Rising demand to install offshore wind infrastructure for zero-carbon power will require tripling the supply chain capacity from 7 GW now, said Mads Nipper, CEO of major global wind developer Orsted. Those hurdles—which could cause a slowdown in “necessary investments” in renewables and “a devastating loss of momentum” for the energy transition, he told analysts in early February—“have not changed a whole lot,” the executive said at the Columbia gathering.

Despite the renewable energy sector’s “phenomenal and much-needed growth potential,” the “adverse impacts …in just literally the last 12 months are very challenging,” Nipper said, emphasizing that “for many, the cost of capital—the fuel for renewable energy—has almost doubled.” 

Siemens Energy CEO Christian Bruch told attendees the firm “wants to drive faster” in renewables development and in “very early stage hydrogen,” but he cited stronger “headwind effects than in more established technologies like gas,” in which the firm has a longer cost and risk management track record. 

Through its Siemens-Gamesa unit, he said the firm has installed about 65% of global onshore and offshore turbines but reported a more than $1 billion income loss in its 2023 first quarter, with more possible red ink through year end. “We have an industry which is super interesting and fast growing, but has not found the economic, sustainable business model,” said Bruch. Current issues “will not be resolved by just making the cake bigger.”

For now, the firm expects to balance that financial risk with better returns in its gas and power sector support services units, which he said “are growing, and doing economically fine,” despite current headwinds. “We are fully committed to drive the energy transition, but we … still are working on finding a good business model.”

Related to project permit challenges, Orsted's Nipper said “It takes much longer to permit a plot of seabed than it does to actually build a complex piece of infrastructure—which is just not acceptable in this high interest rate environment.” With previously agreed on power supply prices, and rising capital and equipment costs, “in some cases those projects ... might risk being delayed, or worst case not built.”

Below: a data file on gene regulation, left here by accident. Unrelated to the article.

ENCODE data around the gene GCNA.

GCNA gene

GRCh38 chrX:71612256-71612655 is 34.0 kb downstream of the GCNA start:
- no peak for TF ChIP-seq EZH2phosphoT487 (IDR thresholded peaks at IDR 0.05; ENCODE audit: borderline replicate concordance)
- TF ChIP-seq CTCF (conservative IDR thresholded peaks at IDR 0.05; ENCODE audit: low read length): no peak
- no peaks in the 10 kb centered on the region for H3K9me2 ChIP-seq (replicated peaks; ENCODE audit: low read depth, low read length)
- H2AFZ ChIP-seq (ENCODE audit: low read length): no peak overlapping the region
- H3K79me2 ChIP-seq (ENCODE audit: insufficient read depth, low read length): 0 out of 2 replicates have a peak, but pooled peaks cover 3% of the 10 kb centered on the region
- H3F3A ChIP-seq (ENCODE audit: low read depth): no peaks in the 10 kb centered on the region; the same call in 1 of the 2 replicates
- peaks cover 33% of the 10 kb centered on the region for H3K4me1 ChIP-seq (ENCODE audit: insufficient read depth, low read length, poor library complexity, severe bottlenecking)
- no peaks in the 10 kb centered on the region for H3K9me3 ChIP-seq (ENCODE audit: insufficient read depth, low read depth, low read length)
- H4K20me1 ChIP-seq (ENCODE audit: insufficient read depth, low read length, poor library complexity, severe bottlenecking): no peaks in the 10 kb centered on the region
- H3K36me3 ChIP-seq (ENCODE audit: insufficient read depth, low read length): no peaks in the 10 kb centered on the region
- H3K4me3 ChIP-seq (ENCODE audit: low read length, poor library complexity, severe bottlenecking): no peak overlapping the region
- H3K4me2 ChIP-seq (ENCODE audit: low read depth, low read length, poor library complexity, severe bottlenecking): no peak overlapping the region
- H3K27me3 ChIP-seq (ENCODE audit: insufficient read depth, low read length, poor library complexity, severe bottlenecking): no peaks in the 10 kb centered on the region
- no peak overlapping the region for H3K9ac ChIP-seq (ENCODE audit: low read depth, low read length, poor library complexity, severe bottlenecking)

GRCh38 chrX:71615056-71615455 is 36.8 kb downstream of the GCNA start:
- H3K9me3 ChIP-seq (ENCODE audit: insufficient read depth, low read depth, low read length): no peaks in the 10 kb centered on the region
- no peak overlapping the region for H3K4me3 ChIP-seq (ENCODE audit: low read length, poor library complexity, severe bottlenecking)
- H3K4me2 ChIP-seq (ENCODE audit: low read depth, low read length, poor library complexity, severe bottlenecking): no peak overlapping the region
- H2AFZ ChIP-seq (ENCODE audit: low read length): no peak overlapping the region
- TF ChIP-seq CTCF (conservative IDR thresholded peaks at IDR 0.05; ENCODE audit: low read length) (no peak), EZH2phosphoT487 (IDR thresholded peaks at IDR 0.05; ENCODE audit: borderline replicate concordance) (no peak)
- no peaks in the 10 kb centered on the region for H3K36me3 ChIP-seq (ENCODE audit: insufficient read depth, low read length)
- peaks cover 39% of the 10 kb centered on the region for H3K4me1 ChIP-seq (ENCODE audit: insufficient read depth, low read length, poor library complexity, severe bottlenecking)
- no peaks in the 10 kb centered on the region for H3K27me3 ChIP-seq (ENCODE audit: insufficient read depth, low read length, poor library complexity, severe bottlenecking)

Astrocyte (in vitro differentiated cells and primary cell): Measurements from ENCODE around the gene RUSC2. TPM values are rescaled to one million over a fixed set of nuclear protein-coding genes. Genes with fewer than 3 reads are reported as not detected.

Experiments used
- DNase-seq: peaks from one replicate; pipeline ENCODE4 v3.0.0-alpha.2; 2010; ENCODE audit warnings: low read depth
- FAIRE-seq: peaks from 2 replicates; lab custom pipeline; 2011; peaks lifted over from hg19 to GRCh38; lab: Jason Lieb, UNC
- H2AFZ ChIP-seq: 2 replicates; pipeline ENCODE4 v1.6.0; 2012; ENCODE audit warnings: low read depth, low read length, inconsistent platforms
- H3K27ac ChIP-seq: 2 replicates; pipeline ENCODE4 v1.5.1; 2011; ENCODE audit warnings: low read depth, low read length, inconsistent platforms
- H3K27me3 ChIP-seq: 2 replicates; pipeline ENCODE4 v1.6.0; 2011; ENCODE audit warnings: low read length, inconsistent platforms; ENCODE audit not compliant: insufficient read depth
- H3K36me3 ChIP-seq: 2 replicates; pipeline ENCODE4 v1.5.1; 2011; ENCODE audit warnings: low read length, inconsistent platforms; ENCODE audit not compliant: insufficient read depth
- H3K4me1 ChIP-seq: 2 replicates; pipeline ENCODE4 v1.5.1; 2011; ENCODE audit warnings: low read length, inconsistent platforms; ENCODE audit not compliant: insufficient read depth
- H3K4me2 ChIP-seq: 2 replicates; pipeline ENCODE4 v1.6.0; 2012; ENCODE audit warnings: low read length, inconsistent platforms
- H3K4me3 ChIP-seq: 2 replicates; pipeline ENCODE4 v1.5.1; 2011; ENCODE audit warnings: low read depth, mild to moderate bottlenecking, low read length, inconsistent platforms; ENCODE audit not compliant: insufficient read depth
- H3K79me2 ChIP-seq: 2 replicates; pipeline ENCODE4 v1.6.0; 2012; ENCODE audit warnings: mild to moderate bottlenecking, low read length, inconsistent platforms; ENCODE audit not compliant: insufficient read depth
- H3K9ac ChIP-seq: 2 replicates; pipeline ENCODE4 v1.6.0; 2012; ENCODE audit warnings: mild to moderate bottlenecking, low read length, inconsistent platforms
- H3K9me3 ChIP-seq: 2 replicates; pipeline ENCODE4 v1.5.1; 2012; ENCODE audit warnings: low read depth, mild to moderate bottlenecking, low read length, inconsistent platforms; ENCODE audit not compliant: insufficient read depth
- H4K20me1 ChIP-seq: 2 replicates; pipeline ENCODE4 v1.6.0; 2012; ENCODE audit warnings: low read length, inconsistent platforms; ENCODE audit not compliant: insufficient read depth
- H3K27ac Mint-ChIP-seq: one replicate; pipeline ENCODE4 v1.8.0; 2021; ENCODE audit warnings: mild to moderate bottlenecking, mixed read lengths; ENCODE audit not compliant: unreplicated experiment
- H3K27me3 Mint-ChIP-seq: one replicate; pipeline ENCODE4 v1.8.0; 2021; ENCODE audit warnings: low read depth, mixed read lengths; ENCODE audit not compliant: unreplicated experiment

He told attendees “that is a structural challenge which hits offshore even harder than other technologies. it's a huge paradox, because … I don't think anybody more than [those] in this room want renewables to accelerate.” Nipper said shifted economics prompted the firm not to participate last year in an auction round in Taiwan, a key firm market. “After exhausting all efforts, we cannot make the projects investable at this stage,” Per Mejnert Kristensen, Orsted Asia-Pacific chief, said last September. 

Nipper called for stronger cooperation among supply chain firms, developers and governments … to seek a new approach “where we don't … stand in the way of ourselves. That is something we have to do.”


What are the Fixes?

Arun Majumdae, dean of the Stanford U. Doerr School of Sustainability, argued that innovation is needed to bring down costs, as are sensible regulatory measures such as performance standards. 

But it is different, and more difficult, in the energy sector than in others, said Ann Mettler, vice president of research firm Europe Breakthrough Energy and former European Commission director general. “Demand doesn’t automatically rise, so there is a big role for government,” she said, noting that upfront costs are massive and companies cannot be left to bear them all.